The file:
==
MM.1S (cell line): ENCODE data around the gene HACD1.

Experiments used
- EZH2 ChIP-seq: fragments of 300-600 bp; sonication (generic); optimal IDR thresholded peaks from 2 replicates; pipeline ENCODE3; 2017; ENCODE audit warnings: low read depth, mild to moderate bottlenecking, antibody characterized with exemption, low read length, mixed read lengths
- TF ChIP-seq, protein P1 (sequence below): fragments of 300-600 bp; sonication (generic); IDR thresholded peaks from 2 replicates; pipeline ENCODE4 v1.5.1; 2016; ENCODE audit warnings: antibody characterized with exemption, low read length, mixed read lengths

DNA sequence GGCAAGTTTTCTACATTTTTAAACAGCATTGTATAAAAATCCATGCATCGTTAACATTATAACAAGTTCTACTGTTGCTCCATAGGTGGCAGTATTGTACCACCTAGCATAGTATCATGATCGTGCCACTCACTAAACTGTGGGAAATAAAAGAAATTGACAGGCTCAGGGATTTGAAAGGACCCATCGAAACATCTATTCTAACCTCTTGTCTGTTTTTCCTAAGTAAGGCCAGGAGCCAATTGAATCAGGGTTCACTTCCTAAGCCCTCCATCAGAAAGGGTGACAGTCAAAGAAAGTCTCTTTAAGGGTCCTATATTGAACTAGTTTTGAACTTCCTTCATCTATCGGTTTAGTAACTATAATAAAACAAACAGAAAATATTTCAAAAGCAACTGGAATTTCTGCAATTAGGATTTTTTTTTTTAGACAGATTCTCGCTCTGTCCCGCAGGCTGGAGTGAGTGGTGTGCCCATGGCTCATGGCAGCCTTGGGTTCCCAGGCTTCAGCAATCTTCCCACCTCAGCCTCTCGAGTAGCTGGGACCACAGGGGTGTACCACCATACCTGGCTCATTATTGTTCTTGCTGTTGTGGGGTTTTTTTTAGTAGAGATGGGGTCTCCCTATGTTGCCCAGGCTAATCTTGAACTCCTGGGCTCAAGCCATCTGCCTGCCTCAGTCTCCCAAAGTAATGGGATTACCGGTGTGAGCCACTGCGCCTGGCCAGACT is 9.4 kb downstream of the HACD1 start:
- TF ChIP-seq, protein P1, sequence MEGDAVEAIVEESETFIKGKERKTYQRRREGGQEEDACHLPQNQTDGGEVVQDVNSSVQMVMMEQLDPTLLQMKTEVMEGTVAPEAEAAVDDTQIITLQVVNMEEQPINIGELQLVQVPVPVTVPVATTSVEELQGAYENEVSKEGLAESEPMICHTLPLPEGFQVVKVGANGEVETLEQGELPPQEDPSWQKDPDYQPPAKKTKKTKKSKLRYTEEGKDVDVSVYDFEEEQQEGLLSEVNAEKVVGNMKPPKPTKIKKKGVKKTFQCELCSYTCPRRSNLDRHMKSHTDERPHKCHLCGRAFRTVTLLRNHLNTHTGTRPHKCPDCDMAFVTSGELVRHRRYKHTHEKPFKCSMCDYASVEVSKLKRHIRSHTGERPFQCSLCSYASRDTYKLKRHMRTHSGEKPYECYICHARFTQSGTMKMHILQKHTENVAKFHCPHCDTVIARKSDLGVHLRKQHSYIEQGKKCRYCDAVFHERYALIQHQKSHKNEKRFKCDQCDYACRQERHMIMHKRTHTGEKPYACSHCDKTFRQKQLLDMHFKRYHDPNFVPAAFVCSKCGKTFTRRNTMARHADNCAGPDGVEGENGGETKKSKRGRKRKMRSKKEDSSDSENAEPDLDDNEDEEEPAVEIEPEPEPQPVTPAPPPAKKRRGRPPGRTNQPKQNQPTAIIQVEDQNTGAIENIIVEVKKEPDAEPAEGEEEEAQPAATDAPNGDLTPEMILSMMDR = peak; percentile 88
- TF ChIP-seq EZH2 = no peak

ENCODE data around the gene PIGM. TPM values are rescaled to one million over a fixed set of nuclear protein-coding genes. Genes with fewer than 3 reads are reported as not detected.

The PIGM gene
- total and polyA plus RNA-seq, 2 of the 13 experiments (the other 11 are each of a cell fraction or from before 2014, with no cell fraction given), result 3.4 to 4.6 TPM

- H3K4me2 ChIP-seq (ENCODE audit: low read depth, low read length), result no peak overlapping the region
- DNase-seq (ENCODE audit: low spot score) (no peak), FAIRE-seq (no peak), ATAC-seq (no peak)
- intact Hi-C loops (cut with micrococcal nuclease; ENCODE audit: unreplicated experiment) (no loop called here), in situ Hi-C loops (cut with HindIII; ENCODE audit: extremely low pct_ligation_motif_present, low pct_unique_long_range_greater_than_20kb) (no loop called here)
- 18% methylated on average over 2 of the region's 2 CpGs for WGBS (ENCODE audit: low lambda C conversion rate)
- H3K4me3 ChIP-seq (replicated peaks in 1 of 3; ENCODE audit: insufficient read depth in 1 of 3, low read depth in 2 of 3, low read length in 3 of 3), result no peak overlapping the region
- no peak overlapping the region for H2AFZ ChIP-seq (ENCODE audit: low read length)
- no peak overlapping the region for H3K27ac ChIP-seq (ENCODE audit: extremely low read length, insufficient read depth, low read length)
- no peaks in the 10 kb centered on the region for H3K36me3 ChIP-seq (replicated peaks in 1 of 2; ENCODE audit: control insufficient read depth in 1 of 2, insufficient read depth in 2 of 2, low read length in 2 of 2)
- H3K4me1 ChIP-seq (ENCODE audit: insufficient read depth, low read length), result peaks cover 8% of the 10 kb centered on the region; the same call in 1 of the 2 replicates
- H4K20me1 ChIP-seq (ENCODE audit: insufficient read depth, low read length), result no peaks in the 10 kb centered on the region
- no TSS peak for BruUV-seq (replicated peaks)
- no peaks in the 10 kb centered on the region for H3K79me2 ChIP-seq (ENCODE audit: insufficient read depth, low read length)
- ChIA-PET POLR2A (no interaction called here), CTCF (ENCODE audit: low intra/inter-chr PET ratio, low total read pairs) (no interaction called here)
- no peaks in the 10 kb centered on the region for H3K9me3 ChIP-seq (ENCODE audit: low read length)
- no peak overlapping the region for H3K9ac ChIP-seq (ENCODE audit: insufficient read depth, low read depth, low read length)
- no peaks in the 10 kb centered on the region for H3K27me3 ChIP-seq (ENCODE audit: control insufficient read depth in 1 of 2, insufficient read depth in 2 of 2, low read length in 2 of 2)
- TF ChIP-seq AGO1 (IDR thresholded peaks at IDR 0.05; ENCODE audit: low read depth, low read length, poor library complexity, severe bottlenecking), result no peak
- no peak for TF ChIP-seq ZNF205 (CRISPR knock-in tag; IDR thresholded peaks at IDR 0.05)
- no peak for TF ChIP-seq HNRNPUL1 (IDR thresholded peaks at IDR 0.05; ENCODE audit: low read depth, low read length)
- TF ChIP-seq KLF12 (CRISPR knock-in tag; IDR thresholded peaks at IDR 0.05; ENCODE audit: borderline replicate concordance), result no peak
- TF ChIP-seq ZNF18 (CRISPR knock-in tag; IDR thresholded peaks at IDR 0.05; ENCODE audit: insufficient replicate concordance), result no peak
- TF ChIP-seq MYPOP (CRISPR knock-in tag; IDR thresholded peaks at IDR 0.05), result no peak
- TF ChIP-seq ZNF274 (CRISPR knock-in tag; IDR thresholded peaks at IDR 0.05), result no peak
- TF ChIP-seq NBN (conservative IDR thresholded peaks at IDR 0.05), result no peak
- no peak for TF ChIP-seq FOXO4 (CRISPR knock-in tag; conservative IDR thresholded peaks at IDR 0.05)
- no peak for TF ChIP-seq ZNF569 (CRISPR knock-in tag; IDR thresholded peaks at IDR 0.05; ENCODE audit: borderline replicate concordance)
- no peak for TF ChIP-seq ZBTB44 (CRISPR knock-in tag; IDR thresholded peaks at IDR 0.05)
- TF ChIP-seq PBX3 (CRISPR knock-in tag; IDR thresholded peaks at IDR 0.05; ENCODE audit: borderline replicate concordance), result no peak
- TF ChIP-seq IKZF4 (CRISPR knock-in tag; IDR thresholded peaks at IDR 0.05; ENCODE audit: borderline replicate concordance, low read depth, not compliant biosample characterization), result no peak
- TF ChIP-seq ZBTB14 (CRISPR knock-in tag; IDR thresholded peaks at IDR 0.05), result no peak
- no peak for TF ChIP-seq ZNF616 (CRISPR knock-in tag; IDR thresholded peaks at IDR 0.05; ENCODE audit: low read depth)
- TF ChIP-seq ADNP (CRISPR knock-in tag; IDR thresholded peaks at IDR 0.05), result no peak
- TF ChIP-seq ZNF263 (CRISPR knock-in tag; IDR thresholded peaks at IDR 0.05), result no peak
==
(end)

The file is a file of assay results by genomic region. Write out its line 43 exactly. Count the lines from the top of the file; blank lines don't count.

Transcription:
- TF ChIP-seq ZNF263 (CRISPR knock-in tag; IDR thresholded peaks at IDR 0.05), result no peak